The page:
Almost half (n = 29/60) of the Stanford University proband samples had direct DNA sequencing of the coding exons, including intron/exon boundaries ±20 bp into the introns, of FOXI1 and KCNJ10. Primers were designed to amplify and sequence exons 1 and 2 of FOXI1 and exon 2 of KCNJ10 (Table 1). Amplicons were purified using the QIAquick PCR Purification Kit (Qiagen, Germantown, MD) and then sequenced on an ABI 3730xl Genetic Analyzer (Life Technologies, Grand Island, NY, USA). Sequences were compared against either the FOXI1 (GenBank: NG_012068.1) or the KCNJ10 (GenBank: NG_016411.1) reference sequence using Mutation Surveyor 2.51 software (SoftGenetics, LLC., State College, PA, USA). Nonsynonymous sequence variants detected in the coding regions of the FOXI1 and KCNJ10 genes were further analyzed using the mutation interpretation tools SIFT (Sorting Intolerant From Tolerant, http://sift.jcvi.org/) and PolyPhen-2 (Polymorphism Phenotyping v2, http://genetics.bwh.harvard.edu/pph2/), which predict the effect of an amino acid substitution on protein function.
|Gene||Exon||Primer name||Primer sequence (5′ to 3′)||T a|
In order to assess the potential diagnostic benefits of deletion/duplication analysis of the SLC26A4 gene, we performed MLPA on genomic DNA samples from 107 patients with congenital hearing loss in whom only one SLC26A4 mutation had been found by sequencing. Only one individual, PDS41, (1/107 unknown alleles; 0.93%) had MLPA results indicative of such a copy number variation—a putative heterozygous deletion spanning exons 4–6 of the gene (Fig. 1). Because deletions of these same SLC26A4 exons were previously described in a Spanish patient (Pera et al., 2008a) and in two Norwegian patients of Lebanese descent (Siem et al., 2010; Rendtorff et al., 2013), we investigated the possibility that our MLPA assay had detected a known rearrangement in our proband. Flanking PCR primers were designed to analyze the breakpoints of the deletion (PDS IVS3 Forward: 5′-ACAATGTCCATGCCACAACC-3′ and PDS IVS6 Reverse: 5′-ACAGAGACCATTACATACATAC-3′). A duplex reaction including both the breakpoint primers and a set of control primers for the amplification of exon 4 (PDS Ex4 Forward: 5′-AGGCAAAGTCATAAGTGGAAC-3′ and PDS Ex4 Reverse: 5′-ACCTAATAGAGGTATAATGCAC-3′) resulted in two products: a 494 bp fragment corresponding to the deletion and a 289 bp fragment amplified from the control primers (data not shown). The presence of the 289 bp amplicon indicated that the deletion was indeed heterozygous. Subsequent sequencing of the 494 bp amplicon confirmed the presence of g.8091T-22145Cdel (Fig. 1). This deletion removes 14,053 bp from the SLC26A4 gene, disrupting the open reading frame and truncating the protein at amino acid residue 105 in the first transmembrane domain.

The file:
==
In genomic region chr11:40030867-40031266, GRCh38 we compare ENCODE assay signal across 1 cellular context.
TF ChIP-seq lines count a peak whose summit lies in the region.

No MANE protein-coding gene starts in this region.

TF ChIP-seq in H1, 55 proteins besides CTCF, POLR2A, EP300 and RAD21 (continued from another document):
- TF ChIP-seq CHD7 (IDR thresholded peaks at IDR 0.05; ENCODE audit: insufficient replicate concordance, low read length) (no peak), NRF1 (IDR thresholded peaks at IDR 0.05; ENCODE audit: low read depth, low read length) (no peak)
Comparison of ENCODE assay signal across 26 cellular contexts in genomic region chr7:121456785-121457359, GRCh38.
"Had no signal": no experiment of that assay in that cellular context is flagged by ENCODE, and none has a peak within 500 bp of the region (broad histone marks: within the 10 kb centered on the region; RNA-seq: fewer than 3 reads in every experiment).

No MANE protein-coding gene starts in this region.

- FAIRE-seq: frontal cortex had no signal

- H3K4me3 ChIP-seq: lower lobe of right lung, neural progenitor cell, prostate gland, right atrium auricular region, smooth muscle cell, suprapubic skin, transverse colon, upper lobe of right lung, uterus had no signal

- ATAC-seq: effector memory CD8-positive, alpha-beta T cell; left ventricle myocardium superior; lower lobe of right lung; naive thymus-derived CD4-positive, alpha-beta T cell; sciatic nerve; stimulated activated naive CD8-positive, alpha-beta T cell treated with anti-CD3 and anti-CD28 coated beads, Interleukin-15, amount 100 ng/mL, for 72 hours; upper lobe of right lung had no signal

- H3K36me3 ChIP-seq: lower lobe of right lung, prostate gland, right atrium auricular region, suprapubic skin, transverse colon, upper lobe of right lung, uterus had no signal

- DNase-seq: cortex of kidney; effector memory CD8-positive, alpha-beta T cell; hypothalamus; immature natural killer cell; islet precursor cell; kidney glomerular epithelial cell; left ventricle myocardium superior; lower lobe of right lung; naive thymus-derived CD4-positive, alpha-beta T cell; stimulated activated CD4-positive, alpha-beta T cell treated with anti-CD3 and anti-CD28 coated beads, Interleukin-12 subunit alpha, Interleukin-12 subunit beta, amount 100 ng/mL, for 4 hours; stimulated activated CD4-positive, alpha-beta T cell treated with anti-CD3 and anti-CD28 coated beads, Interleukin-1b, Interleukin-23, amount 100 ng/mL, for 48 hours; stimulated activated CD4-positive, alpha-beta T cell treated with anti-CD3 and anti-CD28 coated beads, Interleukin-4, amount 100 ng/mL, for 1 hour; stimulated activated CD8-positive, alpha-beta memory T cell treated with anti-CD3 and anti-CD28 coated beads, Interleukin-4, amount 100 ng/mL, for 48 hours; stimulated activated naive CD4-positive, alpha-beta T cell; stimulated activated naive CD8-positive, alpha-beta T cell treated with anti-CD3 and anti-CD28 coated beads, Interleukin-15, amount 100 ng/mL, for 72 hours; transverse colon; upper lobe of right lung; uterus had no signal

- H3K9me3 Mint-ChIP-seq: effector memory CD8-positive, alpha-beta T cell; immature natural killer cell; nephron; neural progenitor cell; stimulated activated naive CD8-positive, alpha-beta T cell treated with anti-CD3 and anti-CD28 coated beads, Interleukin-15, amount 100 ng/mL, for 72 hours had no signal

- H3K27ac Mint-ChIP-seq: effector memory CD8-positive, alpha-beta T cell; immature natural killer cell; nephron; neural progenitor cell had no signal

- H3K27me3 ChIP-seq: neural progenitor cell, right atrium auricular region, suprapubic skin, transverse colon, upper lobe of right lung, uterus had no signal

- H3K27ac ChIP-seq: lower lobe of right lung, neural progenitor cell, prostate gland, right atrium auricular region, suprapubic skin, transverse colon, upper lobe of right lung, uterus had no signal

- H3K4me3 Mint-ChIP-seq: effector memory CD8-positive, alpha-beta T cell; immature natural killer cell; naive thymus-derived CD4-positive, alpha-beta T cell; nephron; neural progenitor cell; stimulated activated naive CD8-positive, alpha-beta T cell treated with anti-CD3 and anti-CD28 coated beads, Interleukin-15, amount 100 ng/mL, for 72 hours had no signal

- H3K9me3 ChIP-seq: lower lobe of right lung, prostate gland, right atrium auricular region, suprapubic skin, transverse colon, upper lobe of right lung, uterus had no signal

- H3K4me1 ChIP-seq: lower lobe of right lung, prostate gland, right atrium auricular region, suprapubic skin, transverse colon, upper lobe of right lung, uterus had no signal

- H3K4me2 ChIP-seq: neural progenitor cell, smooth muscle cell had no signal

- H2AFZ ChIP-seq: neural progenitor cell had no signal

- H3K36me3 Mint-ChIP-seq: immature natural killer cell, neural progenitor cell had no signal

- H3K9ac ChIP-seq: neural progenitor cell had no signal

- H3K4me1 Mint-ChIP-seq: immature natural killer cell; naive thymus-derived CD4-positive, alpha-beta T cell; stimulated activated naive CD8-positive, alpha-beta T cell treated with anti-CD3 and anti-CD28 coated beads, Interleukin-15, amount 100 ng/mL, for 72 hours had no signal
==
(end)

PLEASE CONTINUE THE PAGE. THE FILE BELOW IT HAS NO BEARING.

In addition to performing MLPA analysis on samples from our patient cohort, we investigated other genes potentially contributing to their SNHL by sequencing 29 probands for variants in the coding regions of the FOXI1 and KCNJ10 genes. We identified a heterozygous variant of FOXI1, c.677C>T (p.Thr226Ile), in one patient, PDS29 (1/29 unknown alleles; 3.4%). This FOXI1 substitution has not been previously described in SNHL. It represents a rare variant (dbSNP:rs115399307; minor allele frequency of 0.3%, http://www.ncbi.nlm.nih.gov/projects/SNP/snp_ref.cgi?rs=115399307) of unknown clinical significance. The SIFT and PolyPhen-2 programs predicted the substitution to be “tolerated” and “benign”, respectively. Two heterozygous variants of KCNJ10 were also detected in this group (2/29 unknown alleles; 6.9%), each in a separate proband. The substitution c.812G> A(p.Arg271His) in PDS21 was predicted by SIFT and PolyPhen-2 to be “tolerated” and “benign”, respectively. This substitution is also a rare sequence variant (dbSNP: rs3795339; minor allele frequency of 0.6%, http://www.ncbi.nlm.nih.gov/projects/SNP/snp_ref.cgi?rs=3795339) of uncertain clinical significance that has been reported previously in a single heterozygous Chinese proband with non-syndromic EVA and zero mutations of SLC26A4 (Chai et al., 2013). In that same study, however, the c.812G>A (p.Arg271His) variant was found in 10/200 or 5% of normal hearing controls, suggesting that this substitution may be a polymorphism in the Chinese population. The other KCNJ10 variant, c.811C>T (p.Arg271Cys), was discovered in patient PDS23 and it also affects amino acid residue 271. Although this substitution is predicted to “affect protein function” by SIFT and to be “possibly damaging” by PolyPhen-2, it is a reported polymorphism of unknown clinical significance (dbSNP: rs1130183) with a minor allele frequency of 2.3% (dbSNP: http://www.ncbi.nlm.nih.gov/SNP/snp_ref.cgi?type= rs&rs=1130183). This substitution has been previously reported in three Italian individuals affected with SNHL, who also had bilateral inner ear malformations (Cirello et al., 2012) and has been associated with seizure susceptibility (Buono et al., 2004; Lenzen et al., 2005).